“80% of the time, I was just nervous,” Gibbs recalled. “I put a lot of pressure on myself to really execute in a way that I feel people deserve. When people reach out to you and they want something done, they’re not just expecting you to do the job, they want you to do the job in a manner that really honors or brings to light the qualities that we have come to know.”

Gibbs spent hours watching speeches old speeches Cummings gave on Youtube, reading the late congressman’s book, “We Are Better Than This,” and listening to music from "The Lion King," which Cummings' widow told Gibbs that her husband enjoyed. 

Then Gibbs began to paint. 

And paint.

And paint.

“Throughout the year, I couldn't even count how many hours I invested into painting that one portrait in its entirety,” said Gibbs, who said there were 6 or 7 versions of the painting before he decided the piece was finished.

“I know when a painting is done, because I just know to stop. There’s nothing else to add, there’s nothing else to take away,” Gibbs explained. “It got to a point where I knew like this was a spoke to me, I felt his energy. I was able to capture his essence his or like, all of that in that painting, and I knew it and anything else would have been doing him a disservice.”

After trying to embody and understand Cummings during the process, Gibbs said it was vital to him to capture the civil rights leader’s strength and empathy. “I really wanted to focus on who he was beyond the titles, beyond where he came from, just as a human, explained Gibbs. “Those were the things that really resonated with me, and that I thought were very important to capture.”

“I wanted people to be able to look at that painting and say, ‘Wow, there's Elijah,' and remember who he was as a human being,” he added.

“I think it's a magisterial achievement. Jerrell pushed himself considerably,” said Bedford of the finished piece. “I think he wanted to honor Elijah in paint, and he very much achieved that.”

Gibbs had to keep the commission a secret for the better part of six months before it was finally shared with the public at an unveiling on December 22 at the Baltimore Museum of Art. After less than three weeks on display, it was taken off display until it will be unveiled in its new home, the US Capitol.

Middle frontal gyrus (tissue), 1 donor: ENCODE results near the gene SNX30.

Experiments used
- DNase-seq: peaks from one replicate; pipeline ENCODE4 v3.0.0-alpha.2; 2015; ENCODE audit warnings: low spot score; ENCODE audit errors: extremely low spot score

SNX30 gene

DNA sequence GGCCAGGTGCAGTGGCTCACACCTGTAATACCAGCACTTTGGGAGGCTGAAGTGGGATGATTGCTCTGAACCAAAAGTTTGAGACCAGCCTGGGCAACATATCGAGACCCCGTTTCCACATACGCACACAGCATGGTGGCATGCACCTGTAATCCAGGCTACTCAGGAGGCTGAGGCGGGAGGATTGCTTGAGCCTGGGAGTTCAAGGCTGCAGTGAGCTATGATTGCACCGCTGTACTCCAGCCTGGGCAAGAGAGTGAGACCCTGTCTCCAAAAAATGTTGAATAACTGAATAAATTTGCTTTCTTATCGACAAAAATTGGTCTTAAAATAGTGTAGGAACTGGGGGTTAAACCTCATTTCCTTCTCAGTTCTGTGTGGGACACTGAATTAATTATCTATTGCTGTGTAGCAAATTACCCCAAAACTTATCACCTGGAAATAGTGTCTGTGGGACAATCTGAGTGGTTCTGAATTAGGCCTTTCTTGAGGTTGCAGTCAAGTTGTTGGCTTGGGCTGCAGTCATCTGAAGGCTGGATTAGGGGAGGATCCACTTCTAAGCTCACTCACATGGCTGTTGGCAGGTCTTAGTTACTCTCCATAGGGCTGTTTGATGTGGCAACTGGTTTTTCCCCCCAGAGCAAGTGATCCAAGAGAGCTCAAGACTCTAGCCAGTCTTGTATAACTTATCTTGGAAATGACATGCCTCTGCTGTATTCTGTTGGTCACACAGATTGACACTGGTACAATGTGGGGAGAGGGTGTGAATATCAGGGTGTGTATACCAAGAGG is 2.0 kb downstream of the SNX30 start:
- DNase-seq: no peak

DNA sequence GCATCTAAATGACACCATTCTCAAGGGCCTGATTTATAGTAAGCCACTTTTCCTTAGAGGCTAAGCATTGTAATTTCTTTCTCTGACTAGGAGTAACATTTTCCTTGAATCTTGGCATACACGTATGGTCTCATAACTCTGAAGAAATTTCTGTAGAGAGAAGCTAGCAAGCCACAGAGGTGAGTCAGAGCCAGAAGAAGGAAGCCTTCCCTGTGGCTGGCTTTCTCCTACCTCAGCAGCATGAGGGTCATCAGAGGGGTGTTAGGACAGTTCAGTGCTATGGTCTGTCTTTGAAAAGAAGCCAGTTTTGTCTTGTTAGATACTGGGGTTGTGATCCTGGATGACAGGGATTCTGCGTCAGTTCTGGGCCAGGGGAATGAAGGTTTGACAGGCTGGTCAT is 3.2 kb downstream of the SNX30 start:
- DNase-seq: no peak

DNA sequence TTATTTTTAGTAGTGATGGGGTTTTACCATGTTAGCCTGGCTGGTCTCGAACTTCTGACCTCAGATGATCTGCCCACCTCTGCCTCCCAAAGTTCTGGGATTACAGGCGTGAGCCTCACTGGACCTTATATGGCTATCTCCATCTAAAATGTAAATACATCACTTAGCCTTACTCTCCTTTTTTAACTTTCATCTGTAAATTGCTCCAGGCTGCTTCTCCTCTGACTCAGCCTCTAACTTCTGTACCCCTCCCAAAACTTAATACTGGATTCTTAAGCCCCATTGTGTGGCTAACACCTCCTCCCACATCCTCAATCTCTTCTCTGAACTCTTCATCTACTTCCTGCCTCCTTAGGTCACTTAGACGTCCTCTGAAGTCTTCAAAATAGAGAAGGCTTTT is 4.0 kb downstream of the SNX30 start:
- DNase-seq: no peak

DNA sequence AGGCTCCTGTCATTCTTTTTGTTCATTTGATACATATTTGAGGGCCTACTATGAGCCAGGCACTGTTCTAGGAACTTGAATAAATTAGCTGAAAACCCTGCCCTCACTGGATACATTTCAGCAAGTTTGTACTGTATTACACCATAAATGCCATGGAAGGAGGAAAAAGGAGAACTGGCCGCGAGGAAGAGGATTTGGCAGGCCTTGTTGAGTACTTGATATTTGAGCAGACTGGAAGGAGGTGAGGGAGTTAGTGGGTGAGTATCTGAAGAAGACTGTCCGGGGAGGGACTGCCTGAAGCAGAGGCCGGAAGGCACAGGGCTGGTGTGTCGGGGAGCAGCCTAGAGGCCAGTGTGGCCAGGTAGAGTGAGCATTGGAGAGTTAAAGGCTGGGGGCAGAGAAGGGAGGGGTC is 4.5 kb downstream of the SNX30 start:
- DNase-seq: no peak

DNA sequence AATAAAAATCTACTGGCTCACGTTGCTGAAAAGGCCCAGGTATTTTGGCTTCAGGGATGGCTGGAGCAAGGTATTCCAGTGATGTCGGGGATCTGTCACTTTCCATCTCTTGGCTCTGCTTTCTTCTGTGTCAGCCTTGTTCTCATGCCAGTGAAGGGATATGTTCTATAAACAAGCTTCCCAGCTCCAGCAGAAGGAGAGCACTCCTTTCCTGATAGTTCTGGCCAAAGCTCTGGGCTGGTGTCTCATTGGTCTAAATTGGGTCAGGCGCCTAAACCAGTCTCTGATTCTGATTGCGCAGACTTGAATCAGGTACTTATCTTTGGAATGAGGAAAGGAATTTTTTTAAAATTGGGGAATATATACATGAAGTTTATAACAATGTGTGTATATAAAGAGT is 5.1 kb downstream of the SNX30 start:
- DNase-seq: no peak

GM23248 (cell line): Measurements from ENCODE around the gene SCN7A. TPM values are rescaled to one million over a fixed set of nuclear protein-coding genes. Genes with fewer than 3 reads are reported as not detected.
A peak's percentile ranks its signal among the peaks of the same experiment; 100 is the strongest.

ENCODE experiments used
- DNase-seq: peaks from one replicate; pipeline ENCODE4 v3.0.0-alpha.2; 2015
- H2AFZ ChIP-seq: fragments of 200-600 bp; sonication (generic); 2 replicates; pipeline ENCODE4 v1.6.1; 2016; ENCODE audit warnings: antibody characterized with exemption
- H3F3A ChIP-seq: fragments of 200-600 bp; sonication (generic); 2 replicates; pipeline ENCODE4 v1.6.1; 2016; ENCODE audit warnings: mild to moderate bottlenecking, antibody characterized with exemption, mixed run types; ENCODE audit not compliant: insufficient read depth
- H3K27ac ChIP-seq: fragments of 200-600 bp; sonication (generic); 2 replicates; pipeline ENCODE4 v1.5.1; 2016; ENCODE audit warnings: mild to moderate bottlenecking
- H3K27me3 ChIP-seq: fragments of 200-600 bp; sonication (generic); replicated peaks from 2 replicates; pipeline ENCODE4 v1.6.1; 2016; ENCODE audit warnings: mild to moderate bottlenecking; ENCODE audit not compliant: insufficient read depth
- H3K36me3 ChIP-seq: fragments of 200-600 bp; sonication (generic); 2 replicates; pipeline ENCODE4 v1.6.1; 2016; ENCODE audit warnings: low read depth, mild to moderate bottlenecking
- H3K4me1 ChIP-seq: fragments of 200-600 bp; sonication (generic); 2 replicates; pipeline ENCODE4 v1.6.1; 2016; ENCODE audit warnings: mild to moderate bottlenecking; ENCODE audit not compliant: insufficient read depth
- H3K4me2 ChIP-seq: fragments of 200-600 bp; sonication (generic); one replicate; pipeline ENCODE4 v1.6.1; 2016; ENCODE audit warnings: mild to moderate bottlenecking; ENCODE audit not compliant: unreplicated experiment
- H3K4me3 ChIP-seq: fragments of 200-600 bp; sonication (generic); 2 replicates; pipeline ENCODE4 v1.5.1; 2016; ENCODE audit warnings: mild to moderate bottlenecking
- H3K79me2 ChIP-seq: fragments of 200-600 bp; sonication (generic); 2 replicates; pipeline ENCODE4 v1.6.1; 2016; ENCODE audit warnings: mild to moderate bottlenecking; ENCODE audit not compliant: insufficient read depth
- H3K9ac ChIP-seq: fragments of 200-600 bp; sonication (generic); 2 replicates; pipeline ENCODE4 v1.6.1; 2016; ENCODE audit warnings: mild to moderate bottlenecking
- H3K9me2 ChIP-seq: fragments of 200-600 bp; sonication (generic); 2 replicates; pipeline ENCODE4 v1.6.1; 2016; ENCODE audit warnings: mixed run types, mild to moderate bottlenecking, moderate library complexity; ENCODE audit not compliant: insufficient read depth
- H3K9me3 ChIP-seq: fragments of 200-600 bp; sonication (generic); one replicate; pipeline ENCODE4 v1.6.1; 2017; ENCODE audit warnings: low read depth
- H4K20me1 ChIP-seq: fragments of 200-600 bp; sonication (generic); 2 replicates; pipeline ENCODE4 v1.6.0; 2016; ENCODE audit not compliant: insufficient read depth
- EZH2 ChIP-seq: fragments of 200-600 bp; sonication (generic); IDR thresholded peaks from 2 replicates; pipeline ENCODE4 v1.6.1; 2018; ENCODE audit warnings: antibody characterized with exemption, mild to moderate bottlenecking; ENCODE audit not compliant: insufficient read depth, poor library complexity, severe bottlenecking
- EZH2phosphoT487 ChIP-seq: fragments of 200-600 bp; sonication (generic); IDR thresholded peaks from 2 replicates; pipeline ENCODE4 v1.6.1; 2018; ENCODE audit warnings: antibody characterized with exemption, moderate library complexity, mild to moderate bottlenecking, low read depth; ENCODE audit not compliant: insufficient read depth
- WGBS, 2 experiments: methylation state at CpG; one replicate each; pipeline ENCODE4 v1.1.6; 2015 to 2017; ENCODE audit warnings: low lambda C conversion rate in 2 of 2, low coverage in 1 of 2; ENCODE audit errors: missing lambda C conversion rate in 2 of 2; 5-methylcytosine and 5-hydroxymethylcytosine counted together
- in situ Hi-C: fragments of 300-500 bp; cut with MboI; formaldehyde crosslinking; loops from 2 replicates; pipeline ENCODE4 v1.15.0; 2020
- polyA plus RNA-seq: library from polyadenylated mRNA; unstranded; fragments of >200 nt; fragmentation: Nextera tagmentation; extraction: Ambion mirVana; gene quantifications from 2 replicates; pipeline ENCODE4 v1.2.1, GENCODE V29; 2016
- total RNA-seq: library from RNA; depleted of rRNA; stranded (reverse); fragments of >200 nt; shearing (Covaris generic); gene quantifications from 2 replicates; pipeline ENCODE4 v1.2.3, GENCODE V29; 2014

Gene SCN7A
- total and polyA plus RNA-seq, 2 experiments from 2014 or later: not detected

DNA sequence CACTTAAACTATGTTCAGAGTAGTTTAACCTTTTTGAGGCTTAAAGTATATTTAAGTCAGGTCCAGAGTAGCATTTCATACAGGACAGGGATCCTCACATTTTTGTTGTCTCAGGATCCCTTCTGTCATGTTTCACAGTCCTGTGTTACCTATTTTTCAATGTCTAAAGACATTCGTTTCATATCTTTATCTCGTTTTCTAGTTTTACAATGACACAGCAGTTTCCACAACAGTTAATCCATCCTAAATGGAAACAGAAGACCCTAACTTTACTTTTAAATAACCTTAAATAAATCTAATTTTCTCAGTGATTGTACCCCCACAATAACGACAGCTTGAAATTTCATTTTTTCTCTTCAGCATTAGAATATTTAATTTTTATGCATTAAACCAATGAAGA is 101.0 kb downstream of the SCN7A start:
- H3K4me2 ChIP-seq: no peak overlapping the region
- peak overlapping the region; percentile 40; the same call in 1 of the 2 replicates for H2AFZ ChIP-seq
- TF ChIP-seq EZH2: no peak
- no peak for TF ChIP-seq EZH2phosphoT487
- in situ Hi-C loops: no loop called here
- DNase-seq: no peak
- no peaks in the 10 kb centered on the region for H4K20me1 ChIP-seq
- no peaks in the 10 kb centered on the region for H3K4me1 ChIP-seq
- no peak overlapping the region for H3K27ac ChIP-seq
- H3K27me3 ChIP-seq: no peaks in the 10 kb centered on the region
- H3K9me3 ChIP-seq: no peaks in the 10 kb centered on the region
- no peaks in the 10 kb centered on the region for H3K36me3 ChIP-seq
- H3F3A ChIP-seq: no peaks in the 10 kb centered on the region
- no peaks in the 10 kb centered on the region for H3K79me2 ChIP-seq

According to the House curator’s website, just 10 portraits hang in the U.S. House collection depicting black American lawmakers. (Spectrum News reached out to the House Curator for comment on whether there was any effort to grow the collection to be more inclusive and representative of America, but the curator’s office replied that it is not in their policy to be quoted or cited for an interview.)

For Gibbs, it has yet to set in that his work will be displayed in the Capitol. He told Spectrum News that he was just starting to wrap his mind around it following a conversation with his cousin.

“He was like, ‘Do you realize like, this painting, your painting that you did is going to be in the Capitol building? Like in the Capitol building. This is a part of history, this is going to be there for the rest of our lives, this is going to be like, for our family for generations to come,’” recalled Gibbs. “We had that conversation on the phone, and then it really hit me. Like, wow, this is really major.”

As for what come next, Gibbs says he is looking forward to the unveiling of the portrait, expected some time this spring at the Capitol, though a date has not been set for its unveiling at its permanent home.

But for now, the Baltimore artist says he is feeling grateful for the opportunity, and the impact that Elijah Cummings had on his life, both in life and death.

“I'm sure what he's done for Baltimore has impacted me in more ways than I can imagine. But now, it went even further. Now one painting [of Cummings], that's bringing me blessings and joy and other opportunities,” said Gibbs.

“Being from Baltimore, born and raised in Baltimore, being able to contribute in that manner. It's for the home team.”